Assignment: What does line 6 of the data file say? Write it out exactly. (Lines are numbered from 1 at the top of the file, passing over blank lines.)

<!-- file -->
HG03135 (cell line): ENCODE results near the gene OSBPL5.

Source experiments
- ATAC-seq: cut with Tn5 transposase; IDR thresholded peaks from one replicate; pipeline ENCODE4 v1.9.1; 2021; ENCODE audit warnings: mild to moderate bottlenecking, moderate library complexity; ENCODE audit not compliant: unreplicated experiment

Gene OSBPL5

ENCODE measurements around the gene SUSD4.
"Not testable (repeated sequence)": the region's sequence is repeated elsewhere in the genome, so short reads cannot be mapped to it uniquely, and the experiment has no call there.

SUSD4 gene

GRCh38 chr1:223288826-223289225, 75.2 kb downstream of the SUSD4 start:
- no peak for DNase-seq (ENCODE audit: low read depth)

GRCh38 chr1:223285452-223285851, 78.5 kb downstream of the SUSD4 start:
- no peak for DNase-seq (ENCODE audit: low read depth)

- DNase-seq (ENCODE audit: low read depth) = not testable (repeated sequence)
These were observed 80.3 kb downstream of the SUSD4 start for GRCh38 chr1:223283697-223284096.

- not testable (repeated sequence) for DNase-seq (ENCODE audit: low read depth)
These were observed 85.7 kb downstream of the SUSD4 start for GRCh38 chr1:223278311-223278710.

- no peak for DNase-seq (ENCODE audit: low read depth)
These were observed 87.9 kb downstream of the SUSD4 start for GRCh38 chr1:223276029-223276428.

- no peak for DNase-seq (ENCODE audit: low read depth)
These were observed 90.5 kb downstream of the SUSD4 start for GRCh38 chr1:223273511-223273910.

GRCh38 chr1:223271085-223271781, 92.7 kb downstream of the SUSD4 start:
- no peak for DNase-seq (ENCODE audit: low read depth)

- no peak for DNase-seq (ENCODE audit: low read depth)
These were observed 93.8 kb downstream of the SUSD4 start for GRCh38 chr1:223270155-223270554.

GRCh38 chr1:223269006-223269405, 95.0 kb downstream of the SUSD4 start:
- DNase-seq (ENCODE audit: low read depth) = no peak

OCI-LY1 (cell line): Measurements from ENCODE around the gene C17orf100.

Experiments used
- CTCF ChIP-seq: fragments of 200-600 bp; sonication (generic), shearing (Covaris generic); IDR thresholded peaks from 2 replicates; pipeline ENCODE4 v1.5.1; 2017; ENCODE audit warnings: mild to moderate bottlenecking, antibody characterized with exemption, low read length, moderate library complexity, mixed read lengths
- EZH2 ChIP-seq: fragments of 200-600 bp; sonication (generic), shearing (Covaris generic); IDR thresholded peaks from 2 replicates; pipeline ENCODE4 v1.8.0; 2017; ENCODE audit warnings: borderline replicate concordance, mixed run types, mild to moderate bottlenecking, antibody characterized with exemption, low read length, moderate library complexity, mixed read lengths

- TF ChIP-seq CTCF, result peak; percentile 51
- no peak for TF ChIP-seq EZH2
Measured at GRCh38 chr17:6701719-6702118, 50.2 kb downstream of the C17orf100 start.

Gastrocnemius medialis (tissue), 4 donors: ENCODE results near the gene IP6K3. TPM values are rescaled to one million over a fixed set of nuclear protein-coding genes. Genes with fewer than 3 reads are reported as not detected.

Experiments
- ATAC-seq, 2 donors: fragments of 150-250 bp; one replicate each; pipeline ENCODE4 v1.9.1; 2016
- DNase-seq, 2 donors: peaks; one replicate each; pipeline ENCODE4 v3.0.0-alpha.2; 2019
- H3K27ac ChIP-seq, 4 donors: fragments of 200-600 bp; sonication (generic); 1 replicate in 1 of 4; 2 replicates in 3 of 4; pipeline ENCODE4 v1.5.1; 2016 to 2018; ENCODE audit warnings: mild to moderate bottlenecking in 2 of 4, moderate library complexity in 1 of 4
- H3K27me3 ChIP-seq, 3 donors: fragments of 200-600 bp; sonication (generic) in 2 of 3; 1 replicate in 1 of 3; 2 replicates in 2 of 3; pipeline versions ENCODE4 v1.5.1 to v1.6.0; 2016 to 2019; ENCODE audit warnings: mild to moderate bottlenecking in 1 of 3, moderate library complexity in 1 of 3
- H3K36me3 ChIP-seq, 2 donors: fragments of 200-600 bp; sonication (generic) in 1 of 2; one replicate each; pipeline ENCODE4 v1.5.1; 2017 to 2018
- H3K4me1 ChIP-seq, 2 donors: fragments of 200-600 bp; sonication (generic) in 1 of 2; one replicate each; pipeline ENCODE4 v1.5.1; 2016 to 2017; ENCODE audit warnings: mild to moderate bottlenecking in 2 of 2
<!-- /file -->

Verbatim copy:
"Not testable (repeated sequence)": the region's sequence is repeated elsewhere in the genome, so short reads cannot be mapped to it uniquely, and the experiment has no call there.